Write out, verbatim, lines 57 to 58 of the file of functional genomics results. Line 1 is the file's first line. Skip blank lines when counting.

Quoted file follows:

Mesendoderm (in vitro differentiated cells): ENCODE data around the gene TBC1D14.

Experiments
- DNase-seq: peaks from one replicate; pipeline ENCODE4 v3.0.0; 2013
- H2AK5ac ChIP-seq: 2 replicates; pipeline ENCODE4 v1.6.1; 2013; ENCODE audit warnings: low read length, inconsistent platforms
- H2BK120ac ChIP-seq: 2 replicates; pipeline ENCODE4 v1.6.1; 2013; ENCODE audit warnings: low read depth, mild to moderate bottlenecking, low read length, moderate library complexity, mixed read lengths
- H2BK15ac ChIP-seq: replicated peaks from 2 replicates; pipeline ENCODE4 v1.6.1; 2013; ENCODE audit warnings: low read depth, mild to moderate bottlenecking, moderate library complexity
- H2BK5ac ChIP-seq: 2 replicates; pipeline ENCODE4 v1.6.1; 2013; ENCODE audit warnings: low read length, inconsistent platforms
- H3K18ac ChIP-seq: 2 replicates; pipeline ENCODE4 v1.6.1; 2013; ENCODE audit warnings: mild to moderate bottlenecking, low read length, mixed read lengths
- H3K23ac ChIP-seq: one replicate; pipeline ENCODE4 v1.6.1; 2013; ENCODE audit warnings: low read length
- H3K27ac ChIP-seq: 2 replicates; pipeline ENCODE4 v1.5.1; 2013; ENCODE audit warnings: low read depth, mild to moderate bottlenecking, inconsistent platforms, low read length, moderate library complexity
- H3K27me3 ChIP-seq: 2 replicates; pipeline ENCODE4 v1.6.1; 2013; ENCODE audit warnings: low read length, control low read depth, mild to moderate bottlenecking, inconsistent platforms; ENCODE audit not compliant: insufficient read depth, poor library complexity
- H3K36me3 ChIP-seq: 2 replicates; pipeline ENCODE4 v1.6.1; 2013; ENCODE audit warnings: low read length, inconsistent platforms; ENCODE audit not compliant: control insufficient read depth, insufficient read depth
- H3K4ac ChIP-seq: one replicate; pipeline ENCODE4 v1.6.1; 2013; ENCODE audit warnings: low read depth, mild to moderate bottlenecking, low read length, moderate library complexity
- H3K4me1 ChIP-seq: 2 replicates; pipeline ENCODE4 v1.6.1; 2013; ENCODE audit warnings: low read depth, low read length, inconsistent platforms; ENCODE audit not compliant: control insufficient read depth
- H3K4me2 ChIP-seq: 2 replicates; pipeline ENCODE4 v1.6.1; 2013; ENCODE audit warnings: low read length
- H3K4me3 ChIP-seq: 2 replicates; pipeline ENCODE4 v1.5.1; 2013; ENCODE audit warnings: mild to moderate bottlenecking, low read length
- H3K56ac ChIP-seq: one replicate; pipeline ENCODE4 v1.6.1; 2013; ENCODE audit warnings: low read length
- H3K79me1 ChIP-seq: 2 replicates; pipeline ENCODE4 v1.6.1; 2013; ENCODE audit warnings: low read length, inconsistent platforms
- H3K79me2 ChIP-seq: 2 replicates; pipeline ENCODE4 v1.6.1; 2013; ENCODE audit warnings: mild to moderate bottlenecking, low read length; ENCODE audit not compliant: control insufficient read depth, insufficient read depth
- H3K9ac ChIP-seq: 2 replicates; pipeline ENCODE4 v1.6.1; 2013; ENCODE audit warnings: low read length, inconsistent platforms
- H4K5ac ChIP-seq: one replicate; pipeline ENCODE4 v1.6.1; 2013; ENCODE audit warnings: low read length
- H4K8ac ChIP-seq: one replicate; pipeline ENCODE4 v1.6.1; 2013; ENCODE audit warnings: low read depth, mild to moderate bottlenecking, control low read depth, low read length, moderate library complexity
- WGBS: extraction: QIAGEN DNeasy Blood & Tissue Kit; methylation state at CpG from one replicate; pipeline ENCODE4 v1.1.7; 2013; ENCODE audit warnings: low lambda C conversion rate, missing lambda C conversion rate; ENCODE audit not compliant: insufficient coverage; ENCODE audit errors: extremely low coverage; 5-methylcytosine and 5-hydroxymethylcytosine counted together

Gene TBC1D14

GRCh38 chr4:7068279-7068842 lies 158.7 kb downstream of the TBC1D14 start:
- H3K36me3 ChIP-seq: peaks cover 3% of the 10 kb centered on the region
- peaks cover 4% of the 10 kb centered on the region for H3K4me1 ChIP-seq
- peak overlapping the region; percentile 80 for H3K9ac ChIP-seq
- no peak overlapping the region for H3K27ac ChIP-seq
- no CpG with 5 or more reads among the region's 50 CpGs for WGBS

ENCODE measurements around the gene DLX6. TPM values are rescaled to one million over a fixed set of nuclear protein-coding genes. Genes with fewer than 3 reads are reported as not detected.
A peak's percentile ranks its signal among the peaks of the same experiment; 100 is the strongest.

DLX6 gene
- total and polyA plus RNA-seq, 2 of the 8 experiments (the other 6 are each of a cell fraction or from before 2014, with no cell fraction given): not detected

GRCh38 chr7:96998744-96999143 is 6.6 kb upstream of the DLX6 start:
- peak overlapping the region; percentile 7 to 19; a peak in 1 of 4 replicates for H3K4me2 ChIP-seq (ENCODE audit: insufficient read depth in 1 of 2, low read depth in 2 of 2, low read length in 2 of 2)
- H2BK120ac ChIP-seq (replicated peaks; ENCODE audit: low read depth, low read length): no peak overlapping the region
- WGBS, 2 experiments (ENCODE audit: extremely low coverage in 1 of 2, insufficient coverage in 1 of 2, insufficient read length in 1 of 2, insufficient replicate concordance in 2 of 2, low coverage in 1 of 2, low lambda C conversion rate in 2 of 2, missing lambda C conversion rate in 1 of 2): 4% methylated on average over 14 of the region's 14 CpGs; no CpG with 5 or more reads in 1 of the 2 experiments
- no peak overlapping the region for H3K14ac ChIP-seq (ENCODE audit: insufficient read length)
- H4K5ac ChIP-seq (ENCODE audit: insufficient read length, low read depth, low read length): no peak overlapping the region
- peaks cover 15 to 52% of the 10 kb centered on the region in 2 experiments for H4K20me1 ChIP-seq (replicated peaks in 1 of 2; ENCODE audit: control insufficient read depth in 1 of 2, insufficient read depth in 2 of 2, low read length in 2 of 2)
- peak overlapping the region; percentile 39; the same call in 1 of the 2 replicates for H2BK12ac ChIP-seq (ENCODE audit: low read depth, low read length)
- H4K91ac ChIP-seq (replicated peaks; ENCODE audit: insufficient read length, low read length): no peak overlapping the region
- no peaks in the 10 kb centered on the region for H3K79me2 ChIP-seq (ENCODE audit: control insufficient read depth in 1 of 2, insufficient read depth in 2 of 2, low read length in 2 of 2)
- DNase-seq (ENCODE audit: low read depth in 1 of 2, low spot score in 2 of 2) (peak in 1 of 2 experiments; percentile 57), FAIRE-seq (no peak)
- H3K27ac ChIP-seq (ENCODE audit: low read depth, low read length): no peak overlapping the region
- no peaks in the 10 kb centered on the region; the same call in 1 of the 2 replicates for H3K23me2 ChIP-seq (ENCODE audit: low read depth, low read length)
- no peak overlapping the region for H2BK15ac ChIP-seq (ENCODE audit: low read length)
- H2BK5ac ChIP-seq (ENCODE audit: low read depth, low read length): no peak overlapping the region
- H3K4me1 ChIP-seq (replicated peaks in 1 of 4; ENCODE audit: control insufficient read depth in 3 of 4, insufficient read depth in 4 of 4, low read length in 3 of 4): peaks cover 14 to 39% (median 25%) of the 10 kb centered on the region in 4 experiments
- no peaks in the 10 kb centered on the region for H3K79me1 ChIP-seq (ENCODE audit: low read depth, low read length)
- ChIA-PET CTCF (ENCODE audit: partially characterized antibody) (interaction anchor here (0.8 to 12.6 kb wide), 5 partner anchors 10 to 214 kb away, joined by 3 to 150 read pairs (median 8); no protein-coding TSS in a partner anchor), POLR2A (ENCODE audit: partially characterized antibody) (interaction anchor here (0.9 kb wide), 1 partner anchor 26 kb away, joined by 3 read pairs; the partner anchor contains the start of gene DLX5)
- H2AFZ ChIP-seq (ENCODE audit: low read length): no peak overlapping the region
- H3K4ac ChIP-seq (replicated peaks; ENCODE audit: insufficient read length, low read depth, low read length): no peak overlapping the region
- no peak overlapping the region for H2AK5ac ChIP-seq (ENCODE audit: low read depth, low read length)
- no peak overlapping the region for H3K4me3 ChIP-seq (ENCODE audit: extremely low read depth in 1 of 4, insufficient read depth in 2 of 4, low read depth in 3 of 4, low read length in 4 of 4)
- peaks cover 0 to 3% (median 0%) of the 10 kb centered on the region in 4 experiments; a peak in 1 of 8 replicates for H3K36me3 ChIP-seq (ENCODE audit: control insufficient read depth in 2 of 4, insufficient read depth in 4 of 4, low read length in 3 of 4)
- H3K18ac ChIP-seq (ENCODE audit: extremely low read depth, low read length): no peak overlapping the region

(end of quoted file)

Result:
- peaks cover 0 to 3% (median 0%) of the 10 kb centered on the region in 4 experiments; a peak in 1 of 8 replicates for H3K36me3 ChIP-seq (ENCODE audit: control insufficient read depth in 2 of 4, insufficient read depth in 4 of 4, low read length in 3 of 4)
- H3K18ac ChIP-seq (ENCODE audit: extremely low read depth, low read length): no peak overlapping the region